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This article was published on October 3, 2019

This bot read 3.5M books to find out how language perpetuates gender stereotypes

This bot read 3.5M books to find out how language perpetuates gender stereotypes
Cara Curtis
Story by

Cara Curtis

Former TNW writer

Stereotyping and bias — be that conscious or subconscious — is one of the leading contributors to the gender gap prevalent today. It’s time to identify and challenge the societal structure that systematically prevents women from thriving — one of these structures is gendered language and the patriarchal ideas built into it.

In August, a group of computer scientists from the University of Copenhagen and other universities used machine learning to analyze 3.5 million books, published between 1900 to 2008, to find out whether the language used to describe men and women differed — spoiler alert: it did. 

It found that “beautiful,” “gorgeous,” and “sexy” were the three most frequent adjectives used to describe women in literature. However, the most commonly used adjectives to describe men were “righteous,” “rational,” and “brave.”

The top 11 adjectives in each category. Credit: University of Copenhagen

The full results reveal that men are typically described by words that refer to their behavior, usually in a positive way. While adjectives generally used to describe women tend to be associated with physical appearance.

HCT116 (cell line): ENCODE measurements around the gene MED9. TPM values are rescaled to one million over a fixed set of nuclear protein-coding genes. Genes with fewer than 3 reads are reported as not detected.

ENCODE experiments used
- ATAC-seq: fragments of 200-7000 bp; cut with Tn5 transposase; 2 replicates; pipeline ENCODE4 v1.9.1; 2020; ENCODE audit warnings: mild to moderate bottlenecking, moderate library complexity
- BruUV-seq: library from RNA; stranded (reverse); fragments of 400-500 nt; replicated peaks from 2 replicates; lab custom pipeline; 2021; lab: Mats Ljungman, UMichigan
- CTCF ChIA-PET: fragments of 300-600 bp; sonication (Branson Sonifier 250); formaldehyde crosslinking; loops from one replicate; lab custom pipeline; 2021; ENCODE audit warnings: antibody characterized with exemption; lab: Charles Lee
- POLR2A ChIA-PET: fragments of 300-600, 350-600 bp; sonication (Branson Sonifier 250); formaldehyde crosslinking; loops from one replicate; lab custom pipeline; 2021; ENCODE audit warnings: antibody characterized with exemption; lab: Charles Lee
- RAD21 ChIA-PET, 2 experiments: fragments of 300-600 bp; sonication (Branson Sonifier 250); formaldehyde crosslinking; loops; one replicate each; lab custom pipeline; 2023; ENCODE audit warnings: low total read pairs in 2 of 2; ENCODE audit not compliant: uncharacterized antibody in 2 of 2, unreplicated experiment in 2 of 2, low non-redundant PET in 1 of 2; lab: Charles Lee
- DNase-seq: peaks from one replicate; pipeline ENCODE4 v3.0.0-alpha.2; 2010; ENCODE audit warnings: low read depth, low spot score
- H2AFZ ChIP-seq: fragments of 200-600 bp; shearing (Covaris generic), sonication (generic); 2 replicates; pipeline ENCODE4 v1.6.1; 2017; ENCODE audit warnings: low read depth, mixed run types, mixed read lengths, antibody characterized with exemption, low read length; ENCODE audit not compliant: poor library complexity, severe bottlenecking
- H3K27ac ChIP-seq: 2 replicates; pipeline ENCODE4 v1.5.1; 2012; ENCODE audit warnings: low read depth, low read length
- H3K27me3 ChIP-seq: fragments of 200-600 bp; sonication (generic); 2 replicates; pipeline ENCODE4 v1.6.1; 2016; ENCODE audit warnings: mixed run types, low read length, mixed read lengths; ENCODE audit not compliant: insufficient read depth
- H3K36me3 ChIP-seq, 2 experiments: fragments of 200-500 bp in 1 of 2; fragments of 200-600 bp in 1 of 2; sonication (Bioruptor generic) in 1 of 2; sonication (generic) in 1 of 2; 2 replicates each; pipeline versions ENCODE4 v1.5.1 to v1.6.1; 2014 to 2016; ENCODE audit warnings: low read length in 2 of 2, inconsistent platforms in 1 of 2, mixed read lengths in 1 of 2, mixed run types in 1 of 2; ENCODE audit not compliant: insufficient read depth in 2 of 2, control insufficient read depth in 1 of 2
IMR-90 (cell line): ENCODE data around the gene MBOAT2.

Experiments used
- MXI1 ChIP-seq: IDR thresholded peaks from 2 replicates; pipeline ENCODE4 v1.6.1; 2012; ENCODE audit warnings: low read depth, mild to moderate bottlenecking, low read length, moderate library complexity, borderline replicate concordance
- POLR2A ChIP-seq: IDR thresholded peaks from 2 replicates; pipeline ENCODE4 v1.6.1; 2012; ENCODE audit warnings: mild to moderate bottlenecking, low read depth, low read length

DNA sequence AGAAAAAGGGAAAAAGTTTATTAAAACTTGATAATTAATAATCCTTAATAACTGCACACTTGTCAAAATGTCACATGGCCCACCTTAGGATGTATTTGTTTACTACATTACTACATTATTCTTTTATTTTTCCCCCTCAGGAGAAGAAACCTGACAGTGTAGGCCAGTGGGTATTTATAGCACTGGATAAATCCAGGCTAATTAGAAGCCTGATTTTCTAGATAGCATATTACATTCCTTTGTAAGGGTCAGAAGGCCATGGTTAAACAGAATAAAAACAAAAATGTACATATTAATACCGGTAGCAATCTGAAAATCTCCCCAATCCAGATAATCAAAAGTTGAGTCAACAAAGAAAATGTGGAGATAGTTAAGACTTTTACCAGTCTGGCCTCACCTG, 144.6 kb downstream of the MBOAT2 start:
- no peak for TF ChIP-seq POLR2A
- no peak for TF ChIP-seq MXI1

“We are clearly able to see the words used for women refer much more to their appearances than the words used to describe men. Thus, we have been able to confirm a widespread perception, only now at a statistical level,” Isabelle Augenstein, a computer scientist involved in the study, said in a blog post

Using machine learning, researchers were able to remove words associated with gender-specific nouns such as “daughter” and “stewardess.” They then analyzed whether the words left behind had a positive, negative, or neutral connotation, and were then categorized into sections such as “behavior,” “body,” “feeling,” and “mind.”

They found that in most cases, negative verbs associated with body and appearance were used five times more often for women than they were for men. Also, words categorized as positive or neutral in relation to appearance were used twice as often when describing women.

Although many of the books used in this study were published several decades ago, they still play an active role, Augenstein argued. Traditional beliefs are still deeply embedded into today’s society, and subsequently into our technology. For example, the industry-leading voice assistants, such as Amazon’s Alexa and Apple’s Siri, are given female names and voices by default — further perpetuating the stereotype that women are there to serve and be of assistance. 

Another project hoping to change perceptions around everyday, gender-biased language is the “Gendered Project” — a growing library of gendered words in the English dictionary. This tool allows people to filter through its dataset of gendered words to see what words are considered male, female, and opposite-gender equivalent.

The Gendered Project is bringing attention to the importance of language and the words we use, particularly the biases and gaps in gendered language. This includes issues like semantic derogation and sexualization — the process in which words take on more negative connotations or denotations. For example, the word “mistress” was once the female counterpart of “mister” but now carries negative and sexualized meanings, which is not seen in its male equivalent.

These projects aim to get people thinking about the values and biases that exist in language, and to interrogate the gendered words they use and why. While technology has been known to further perpetuate subconscious bias, it’s continuously addressing the issue. But tech, of course, can’t solve everything: Change happens when we become more aware.

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